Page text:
Explore your bathroom tile options. You want new tile in the bathroom, but what happens after picking out the color and style you want? There’s so much more that can be done with tile beyond these two elements, and homeowners are often at a loss to develop unique ideas.
Here at Explore, we work with Arley Wholesale to provide over 10,000 different tile products, from the mundane to the exotic, so variety is never a challenge. But, once you’ve selected the tile you want, a talented tile installer can give you so much more if you know what to ask for. So, let’s explore some ideas for using tile that go way beyond color and style. Ready?
Let’s start with your tile layout
Depending on where you grew up, you’re probably used to seeing two major layout patterns. First, and most common, is the grid. This is commonly called a “straight lay pattern.” Each tile laid in a straight line from the ones before in all directions. It creates a neat, symmetrical design, but it can be extremely basic. The second is the “offset” or “brick run” pattern, where each row of tile is a little off from the rows on either side. Typically, every other row will match. This provides a little more visual interest, as the lines break up space a bit and create a more textured feel.
A good tiler has a lot more tricks up their sleeve, however, and getting them to propose some different layout styles is a great place to start. So, if you’re using tile of all the same size, color, and shape on a surface, like a floor, what can the layout do for you?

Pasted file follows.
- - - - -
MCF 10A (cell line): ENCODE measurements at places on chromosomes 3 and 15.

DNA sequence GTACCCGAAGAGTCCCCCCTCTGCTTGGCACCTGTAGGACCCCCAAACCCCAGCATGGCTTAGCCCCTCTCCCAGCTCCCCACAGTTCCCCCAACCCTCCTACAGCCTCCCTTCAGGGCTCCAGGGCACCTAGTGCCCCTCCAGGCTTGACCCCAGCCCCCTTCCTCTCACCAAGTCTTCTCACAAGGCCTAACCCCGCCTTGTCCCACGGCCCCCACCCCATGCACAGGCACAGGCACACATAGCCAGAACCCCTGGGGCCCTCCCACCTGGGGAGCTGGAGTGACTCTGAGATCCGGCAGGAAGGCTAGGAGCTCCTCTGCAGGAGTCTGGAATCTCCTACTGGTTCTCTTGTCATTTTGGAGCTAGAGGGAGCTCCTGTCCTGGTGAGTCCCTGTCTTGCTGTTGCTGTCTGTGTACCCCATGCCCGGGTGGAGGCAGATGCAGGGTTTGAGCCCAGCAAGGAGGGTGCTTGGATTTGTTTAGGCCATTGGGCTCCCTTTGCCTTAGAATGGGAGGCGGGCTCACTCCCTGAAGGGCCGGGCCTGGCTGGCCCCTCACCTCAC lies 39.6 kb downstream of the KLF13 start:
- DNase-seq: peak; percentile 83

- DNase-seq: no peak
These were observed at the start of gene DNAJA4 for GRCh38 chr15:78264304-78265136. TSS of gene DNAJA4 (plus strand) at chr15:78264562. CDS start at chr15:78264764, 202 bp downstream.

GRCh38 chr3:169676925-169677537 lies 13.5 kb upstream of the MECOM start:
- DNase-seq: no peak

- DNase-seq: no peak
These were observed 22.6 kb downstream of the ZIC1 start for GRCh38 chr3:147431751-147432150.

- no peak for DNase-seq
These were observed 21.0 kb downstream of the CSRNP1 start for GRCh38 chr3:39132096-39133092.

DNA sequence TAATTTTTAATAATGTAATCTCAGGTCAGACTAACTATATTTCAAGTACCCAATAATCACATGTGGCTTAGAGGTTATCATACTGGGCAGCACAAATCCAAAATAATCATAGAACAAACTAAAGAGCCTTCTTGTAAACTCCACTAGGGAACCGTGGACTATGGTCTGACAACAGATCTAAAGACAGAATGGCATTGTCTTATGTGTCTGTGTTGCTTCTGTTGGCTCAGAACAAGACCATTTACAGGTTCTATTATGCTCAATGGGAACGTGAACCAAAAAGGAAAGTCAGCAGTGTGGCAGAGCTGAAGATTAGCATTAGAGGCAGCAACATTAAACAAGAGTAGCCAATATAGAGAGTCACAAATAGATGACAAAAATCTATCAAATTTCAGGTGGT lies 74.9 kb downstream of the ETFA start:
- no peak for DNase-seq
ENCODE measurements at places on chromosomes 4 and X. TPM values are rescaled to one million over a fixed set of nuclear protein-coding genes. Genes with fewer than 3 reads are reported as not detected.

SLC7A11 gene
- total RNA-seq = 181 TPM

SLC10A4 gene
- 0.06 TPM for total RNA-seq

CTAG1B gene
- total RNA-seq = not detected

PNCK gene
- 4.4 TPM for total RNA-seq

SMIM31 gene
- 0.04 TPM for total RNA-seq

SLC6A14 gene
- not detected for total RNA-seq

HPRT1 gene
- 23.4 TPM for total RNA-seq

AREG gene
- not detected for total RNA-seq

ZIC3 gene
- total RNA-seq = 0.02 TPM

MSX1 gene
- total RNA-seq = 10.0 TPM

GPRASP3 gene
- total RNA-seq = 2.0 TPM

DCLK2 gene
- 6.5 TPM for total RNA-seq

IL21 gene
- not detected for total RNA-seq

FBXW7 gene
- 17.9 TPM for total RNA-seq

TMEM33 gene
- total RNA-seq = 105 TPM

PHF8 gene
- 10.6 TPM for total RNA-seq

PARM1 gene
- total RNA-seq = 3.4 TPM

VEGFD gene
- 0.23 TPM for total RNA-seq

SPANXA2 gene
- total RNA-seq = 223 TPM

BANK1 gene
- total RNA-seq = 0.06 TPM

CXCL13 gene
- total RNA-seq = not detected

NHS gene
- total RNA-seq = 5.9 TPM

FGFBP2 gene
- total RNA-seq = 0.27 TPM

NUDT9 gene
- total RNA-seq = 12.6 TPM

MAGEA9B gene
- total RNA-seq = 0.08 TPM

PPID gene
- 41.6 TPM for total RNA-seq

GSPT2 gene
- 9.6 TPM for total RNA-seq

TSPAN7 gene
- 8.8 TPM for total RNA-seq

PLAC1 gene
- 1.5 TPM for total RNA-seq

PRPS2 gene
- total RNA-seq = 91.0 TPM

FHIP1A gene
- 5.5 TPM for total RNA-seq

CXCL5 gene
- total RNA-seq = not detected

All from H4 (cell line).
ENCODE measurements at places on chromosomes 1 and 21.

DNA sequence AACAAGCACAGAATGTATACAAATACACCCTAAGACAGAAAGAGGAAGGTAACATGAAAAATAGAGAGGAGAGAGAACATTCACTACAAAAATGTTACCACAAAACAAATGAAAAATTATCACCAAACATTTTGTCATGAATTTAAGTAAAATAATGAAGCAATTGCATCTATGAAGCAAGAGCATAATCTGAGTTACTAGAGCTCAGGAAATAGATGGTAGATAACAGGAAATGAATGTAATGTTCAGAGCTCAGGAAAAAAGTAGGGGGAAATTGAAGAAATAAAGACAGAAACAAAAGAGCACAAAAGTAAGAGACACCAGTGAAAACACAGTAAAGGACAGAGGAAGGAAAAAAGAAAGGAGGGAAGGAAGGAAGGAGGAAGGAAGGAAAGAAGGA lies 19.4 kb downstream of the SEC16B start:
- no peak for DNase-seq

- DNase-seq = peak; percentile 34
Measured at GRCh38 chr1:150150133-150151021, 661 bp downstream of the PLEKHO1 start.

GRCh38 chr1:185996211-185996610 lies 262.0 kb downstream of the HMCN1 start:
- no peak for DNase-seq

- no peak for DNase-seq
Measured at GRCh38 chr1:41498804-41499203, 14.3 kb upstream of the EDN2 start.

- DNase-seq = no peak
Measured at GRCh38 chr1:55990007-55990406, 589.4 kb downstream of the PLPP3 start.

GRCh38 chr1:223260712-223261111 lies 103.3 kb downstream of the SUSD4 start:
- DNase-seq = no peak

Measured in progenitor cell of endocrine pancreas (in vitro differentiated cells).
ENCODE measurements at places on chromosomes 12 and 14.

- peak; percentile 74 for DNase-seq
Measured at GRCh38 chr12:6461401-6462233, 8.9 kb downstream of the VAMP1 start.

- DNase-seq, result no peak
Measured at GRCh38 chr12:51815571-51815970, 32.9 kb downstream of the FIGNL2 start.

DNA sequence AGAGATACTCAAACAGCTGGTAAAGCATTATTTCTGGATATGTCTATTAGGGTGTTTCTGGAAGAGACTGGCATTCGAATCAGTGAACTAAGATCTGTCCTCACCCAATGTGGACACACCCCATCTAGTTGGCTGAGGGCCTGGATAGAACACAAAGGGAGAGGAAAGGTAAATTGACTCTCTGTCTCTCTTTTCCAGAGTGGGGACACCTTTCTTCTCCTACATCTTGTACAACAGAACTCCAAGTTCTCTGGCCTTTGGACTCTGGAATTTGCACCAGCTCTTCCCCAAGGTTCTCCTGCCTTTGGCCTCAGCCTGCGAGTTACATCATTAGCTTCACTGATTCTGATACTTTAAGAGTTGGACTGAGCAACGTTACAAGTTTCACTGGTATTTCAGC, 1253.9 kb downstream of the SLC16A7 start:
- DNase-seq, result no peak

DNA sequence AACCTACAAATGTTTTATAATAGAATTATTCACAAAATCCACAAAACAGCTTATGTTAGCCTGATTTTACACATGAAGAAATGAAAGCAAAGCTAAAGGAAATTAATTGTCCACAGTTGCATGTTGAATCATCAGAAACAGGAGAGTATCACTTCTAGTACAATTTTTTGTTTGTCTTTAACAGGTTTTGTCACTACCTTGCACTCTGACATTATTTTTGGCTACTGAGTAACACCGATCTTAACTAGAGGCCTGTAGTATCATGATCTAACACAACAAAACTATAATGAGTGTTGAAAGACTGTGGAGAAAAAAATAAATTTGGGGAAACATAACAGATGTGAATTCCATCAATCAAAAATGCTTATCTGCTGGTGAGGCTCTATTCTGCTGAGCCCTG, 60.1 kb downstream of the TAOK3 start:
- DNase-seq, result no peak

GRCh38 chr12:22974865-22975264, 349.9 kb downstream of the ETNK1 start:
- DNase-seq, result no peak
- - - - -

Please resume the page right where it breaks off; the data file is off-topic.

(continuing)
Tile layout can shape the room
By laying rectangular tiles in long, sleek lines, you can make a short room appear longer. By stepping up to a slightly larger tile, you can make a bigger room feel smaller. Your layout can mimic or complement the architecture of the space as well, by drawing your eye in specific directions.
Sites like Houzz and Pinterest have millions of tile design idea pics, and going through some of them will give you a taste of what I mean. Here are a couple of cool examples.
So, besides “straight lay and ” and “brick run,” what tile patterns can we get?
Since most tile is geometrically shaped, the patterns typically create lines. Tile layouts mimic a lot of other common patterns we see in art, textiles, and architecture.
- Checkerboard: takes the straight lay to the next level by positioning two colors, or patterns of tile diagonally, like the red and black squares on a checkerboard.
- Diagonal: precisely what it sounds like, either a straight law or brick run pattern, on a diagonal angle to the walls of the room.
- Herringbone: this is a fabric pattern, commonly found in men’s suits. It uses rectangular tiles to create a repeating V pattern that breaks up the lines for a more organic feel.
- Chevron: two diagonal lines that meet in a V, repeated across the surface, with every other V pointing up, then down.